An Israeli court has set free from house arrest an Australian woman wanted by her country for multiple sexual abuses. Tuesday's ruling says former principal Malka Leifer is mentally unfit to stand trial. She'll get psychiatric care instead. Leifer, who ran a school for ultra-Orthodox Jewish girls in Melbourne, fled to Israel in 2008. Australia accuses her of abusing the children in her care and has sought her extradition. She was arrested by Israeli police in 2014 at the request of Australian authorities. Australia's deputy ambassador to Israel, James McGarry, says his country still "retains a strong interest" in her extradition. Child welfare advocate Shana Aaronson called the ruling "devastating," saying many victims now live in Israel and fear bumping into their former abuser on the street.

High court will hear Microsoft appeal over Xbox lawsuit - 2016/01/19

The Supreme Court will decide whether Microsoft Corp. must face a class action lawsuit by disgruntled owners of the Xbox 360 video-game system who say the console has a design defect that scratches game disks. The justices agreed Friday to hear an appeal from Microsoft arguing that individual claims by the plaintiffs had previously been thrown out. Microsoft has sold more than 80 million Xbox 360 consoles and says only 0.4 percent of owners report disk scratching. The company says any damage is the result of consumer misuse and not a product defect. A federal judge dismissed the lawsuit in 2012, ruling there were not enough complaints to justify a class action. But a federal appeals court reversed, saying it could go forward.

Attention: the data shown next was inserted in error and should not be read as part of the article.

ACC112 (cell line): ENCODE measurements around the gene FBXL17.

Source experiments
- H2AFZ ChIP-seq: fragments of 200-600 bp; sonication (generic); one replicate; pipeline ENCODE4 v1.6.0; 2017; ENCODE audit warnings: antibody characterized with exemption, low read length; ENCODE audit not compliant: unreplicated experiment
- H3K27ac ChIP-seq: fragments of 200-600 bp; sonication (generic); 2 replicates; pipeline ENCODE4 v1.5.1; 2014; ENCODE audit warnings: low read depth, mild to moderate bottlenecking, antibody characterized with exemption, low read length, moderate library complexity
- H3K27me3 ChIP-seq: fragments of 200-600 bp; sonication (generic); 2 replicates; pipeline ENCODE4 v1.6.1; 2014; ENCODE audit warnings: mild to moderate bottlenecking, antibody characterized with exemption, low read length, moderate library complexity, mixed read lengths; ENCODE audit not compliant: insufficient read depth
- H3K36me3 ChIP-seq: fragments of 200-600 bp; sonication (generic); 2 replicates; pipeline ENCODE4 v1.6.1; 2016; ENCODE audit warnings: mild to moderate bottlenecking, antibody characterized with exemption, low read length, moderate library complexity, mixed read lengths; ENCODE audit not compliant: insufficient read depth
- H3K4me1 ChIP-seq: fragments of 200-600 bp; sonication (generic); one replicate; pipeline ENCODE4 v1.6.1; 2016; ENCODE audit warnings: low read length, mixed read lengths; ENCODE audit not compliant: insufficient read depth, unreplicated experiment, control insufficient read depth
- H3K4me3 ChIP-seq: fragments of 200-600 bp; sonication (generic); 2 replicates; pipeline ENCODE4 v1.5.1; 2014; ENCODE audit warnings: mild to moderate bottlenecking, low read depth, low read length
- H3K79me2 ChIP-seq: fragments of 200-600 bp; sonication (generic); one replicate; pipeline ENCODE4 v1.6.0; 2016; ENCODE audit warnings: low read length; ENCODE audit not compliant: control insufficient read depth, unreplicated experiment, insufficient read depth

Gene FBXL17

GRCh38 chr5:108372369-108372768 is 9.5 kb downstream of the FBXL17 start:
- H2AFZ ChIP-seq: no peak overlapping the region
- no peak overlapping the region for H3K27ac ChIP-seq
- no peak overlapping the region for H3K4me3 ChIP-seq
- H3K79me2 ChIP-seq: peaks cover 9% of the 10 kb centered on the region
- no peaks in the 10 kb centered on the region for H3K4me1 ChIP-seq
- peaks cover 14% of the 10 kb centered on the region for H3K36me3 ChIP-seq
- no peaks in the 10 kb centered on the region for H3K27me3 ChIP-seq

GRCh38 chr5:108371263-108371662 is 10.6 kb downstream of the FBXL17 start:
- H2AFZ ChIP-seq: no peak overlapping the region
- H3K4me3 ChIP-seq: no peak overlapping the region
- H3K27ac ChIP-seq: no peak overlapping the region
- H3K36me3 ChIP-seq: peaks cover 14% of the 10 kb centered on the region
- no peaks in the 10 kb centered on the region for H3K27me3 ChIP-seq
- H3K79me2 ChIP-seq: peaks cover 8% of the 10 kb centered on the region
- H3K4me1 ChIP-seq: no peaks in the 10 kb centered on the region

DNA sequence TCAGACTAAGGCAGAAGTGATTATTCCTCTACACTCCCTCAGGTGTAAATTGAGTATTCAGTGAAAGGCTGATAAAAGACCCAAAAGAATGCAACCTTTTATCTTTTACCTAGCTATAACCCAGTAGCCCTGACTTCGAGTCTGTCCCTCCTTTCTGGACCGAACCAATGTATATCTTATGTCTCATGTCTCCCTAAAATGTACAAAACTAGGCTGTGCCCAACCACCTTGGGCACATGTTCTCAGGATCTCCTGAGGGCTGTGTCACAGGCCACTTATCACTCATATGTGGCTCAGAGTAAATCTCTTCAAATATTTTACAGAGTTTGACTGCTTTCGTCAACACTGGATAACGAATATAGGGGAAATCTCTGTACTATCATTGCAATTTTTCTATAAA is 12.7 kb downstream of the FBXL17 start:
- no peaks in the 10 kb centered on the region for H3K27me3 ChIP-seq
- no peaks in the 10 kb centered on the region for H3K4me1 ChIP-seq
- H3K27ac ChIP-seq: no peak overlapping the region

Court overturns tobacco company victory over FDA on menthols - 2016/01/19